The dollar plummeted against the euro and sterling, while gold prices rose after the nonfarm payrolls report missed estimates and showed much fewer jobs were created in the United States in March than had been predicted.
Data from the U.S. Department of Labor showed that a disappointing 88,000 jobs were added to the economy last month, the smallest job creation in nine months, and much lower than the 200,000 expected.
February’s numbers were revised up to a 268,000 gain, that was higher than the first estimated figure of 236,000.
The unemployment rate dropped to 7.6 percent despite expectations for it to remain unchanged at 7.7 percent, but. The reason for the decline was that the labor force participation rate dropped to 63.3 percent, the lowest since May 1979.
Sterling shot up to a six-week high against the dollar after the jobs data, hitting a high of $1.5325 from $1.5239.
The euro broke above the key $1.3000 level to briefly hit a high of $1.3028, the highest level since March 25, rising from pre-data levels of $ 1.2951.
The dollar briefly plunged against the yen to 95.75 yen after the data from 96.27 just before the data. The dollar subsequently recovered and moved back up to previous levels around 96.20 yen within a half hour of the data that was released at 8:30 am New York time, as the yen is broadly weaker due to Bank of Japan monetary easing measures.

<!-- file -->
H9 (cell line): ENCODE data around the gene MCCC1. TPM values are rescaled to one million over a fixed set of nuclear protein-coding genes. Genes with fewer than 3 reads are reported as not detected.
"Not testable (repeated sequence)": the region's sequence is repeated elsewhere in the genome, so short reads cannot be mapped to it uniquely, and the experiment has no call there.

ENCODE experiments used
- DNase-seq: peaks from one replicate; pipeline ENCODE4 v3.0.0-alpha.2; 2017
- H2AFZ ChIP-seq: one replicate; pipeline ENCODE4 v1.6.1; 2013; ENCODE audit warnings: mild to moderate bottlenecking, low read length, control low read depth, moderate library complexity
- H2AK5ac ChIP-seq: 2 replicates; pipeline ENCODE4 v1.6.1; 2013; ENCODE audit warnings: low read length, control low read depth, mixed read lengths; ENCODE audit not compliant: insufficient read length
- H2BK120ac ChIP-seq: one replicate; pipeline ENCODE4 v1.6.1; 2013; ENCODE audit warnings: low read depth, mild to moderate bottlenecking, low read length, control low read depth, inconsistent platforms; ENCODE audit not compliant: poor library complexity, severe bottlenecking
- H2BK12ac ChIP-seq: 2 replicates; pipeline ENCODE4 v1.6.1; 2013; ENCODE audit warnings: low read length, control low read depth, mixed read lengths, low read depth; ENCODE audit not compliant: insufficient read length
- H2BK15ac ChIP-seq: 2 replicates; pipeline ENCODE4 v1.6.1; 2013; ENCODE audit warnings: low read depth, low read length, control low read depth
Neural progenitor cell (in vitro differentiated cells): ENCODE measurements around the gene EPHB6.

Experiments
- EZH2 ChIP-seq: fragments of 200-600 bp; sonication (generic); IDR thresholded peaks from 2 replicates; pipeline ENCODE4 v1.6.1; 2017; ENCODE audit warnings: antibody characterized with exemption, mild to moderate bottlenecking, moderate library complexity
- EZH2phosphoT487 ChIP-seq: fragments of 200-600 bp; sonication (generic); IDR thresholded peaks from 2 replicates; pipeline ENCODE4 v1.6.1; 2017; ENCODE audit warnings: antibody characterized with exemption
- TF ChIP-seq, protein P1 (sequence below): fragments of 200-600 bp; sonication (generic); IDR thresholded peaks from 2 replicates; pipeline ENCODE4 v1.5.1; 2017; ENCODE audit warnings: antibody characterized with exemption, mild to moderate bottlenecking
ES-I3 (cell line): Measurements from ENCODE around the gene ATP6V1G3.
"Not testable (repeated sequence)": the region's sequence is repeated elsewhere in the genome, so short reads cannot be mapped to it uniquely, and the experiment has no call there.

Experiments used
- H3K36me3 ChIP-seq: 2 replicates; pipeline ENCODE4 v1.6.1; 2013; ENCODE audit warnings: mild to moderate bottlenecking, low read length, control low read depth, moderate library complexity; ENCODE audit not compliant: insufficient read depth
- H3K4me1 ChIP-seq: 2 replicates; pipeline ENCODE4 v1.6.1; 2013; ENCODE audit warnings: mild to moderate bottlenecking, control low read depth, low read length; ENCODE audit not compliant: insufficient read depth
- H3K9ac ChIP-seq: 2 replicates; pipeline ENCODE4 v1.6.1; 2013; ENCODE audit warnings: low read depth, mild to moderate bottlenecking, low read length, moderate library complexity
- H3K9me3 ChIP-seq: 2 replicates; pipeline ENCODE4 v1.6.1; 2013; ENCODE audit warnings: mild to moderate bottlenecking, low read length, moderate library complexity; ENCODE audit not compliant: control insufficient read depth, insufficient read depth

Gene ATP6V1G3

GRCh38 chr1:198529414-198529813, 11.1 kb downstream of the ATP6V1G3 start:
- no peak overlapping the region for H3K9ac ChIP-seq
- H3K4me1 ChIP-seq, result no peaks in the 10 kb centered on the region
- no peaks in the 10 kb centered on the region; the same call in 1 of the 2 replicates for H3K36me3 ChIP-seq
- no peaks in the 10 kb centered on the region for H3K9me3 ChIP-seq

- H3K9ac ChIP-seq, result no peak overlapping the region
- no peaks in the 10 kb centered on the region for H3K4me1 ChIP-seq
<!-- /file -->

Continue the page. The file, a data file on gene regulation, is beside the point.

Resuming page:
The weaker jobs data might reduce the likelihood that the Federal Reserve could slow its asset purchases under quantitative easing later this year.
Meanwhile against the Canadian dollar, the greenback surged due to the fact that Canadian jobs data were unexpectedly worse.
The Canadian economy lost 54,500 jobs in March, while the unemployment rate rose 0.2 percentage points to 7.2 percent.